Q: I was taken by surprise when one of my top performing employees –who’d been with us over two years- resigned out of nowhere. I later learned they went to one of our competitors, which makes the loss even more regrettable. Is there anything that I can do to prevent employees from leaving? Especially to the competition?
A: It’s possible that you may have avoided this situation if you were doing periodic “stay” interviews with your most valuable employees, the MVEs you don’t want to lose.
Stay interviews are a pro-active way to avoid an exit interview and might have been helpful in your case. Because they’re an opportunity to have a conversation with your employee about what’s working, what’s bugging them, whether you can do something to improve their experience, you might have learned the employee was unhappy and have been able to do something.
The stay interview usually starts out with easy questions and builds up to the more sensitive ones. Some of my favorite ones include:
- What do you look forward to when you come to work each day?
- Do you feel valued for your contributions?
- If you were to win the lottery and resign, what would you miss the most?
- If you could, what would you change about your job?
- Do you have suggestions on how to make this a better place to work?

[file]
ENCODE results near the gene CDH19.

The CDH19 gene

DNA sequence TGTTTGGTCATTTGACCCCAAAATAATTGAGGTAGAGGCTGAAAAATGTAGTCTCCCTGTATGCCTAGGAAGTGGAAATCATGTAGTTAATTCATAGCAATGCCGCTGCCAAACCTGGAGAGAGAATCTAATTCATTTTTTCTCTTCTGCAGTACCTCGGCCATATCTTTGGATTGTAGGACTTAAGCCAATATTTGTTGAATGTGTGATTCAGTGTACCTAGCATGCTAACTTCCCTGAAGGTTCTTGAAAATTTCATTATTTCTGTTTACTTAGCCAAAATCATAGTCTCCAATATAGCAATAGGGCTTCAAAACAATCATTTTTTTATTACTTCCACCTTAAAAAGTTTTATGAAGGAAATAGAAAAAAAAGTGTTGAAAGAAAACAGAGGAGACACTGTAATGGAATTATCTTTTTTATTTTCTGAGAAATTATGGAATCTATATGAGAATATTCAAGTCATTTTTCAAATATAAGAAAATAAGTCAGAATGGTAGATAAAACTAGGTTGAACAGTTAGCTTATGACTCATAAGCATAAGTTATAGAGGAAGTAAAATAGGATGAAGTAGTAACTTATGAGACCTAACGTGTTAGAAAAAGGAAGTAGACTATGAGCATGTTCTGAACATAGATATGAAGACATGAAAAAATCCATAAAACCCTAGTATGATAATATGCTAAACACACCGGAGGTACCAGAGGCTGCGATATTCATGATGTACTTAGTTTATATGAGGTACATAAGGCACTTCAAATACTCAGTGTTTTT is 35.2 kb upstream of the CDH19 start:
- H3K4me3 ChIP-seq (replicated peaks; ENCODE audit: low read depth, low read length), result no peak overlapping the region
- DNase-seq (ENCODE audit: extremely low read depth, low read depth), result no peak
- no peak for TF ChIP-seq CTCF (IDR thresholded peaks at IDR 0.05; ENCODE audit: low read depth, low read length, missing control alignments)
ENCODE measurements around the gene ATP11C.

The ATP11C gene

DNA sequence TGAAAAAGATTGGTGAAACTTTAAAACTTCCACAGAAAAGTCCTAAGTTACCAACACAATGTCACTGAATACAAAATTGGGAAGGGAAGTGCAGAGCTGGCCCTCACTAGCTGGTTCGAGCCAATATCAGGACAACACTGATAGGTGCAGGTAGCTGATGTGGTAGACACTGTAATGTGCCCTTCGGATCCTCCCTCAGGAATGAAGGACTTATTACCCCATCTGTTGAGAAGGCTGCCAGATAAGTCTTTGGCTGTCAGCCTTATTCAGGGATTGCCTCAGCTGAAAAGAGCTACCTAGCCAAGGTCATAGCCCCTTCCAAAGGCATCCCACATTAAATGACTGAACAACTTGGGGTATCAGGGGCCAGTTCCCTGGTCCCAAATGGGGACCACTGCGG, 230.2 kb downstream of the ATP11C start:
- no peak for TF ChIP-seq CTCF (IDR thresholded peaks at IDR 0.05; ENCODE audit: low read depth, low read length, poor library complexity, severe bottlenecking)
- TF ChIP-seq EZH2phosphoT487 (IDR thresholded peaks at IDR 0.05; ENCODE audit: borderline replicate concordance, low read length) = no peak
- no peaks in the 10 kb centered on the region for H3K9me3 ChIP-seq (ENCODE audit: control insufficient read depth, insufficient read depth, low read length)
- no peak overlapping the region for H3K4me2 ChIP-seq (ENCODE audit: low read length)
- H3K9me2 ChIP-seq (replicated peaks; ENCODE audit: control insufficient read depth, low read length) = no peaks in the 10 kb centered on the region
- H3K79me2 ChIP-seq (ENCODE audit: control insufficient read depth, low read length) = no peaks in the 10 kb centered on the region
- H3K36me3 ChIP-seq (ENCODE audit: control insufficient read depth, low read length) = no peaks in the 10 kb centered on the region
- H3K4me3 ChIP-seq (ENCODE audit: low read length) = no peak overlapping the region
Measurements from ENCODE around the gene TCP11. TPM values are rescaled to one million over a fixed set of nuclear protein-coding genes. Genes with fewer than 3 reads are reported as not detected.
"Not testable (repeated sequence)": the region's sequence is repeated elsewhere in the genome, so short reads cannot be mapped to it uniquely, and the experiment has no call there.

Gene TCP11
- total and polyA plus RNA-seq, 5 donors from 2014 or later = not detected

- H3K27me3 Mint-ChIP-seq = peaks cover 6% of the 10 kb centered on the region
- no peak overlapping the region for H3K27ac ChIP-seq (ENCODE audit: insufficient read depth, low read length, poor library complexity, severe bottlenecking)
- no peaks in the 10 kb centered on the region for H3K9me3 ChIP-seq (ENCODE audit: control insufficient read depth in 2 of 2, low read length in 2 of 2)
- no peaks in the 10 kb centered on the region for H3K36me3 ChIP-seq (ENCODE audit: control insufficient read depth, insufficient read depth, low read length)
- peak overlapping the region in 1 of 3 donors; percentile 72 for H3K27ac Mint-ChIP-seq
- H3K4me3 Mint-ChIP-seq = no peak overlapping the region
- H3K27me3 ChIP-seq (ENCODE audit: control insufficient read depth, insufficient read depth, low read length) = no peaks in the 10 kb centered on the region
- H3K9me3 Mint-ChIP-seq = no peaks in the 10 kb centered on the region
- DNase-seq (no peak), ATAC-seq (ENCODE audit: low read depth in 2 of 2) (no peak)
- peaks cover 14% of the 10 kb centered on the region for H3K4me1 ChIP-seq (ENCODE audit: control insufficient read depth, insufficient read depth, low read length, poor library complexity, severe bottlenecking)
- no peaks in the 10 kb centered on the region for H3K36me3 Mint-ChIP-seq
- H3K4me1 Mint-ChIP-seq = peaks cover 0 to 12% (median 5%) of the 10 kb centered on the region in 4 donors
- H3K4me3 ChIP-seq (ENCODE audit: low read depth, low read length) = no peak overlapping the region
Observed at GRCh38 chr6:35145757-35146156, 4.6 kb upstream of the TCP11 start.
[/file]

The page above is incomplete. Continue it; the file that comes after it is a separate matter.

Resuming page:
- Have you ever considered leaving the company? If yes, what caused it? Why did you decide to stay?
- What might entice you away from the company?
If you decide to give stay interviews a try, here are some tips:
- They should be conducted by the direct manager.
- The tone should be conversational, informal and sincere.
- Listen patiently, don’t interrupt, or trivialize or get defensive. The conversation should be a positive experience, the employee should walk away feeling valued.
- Don’t mix performance evaluations with a stay interview. They serve completely different purposes and should remain separate.
I encourage you to try the stay interview concept. They are effective, build trust and strengthen work relationships because they communicate to the employee, “You are important”; “You are valued”; “I’m interested in your thoughts and opinions”.
And that would make anybody want to stay.
Originally posted on EvaDelRio.com.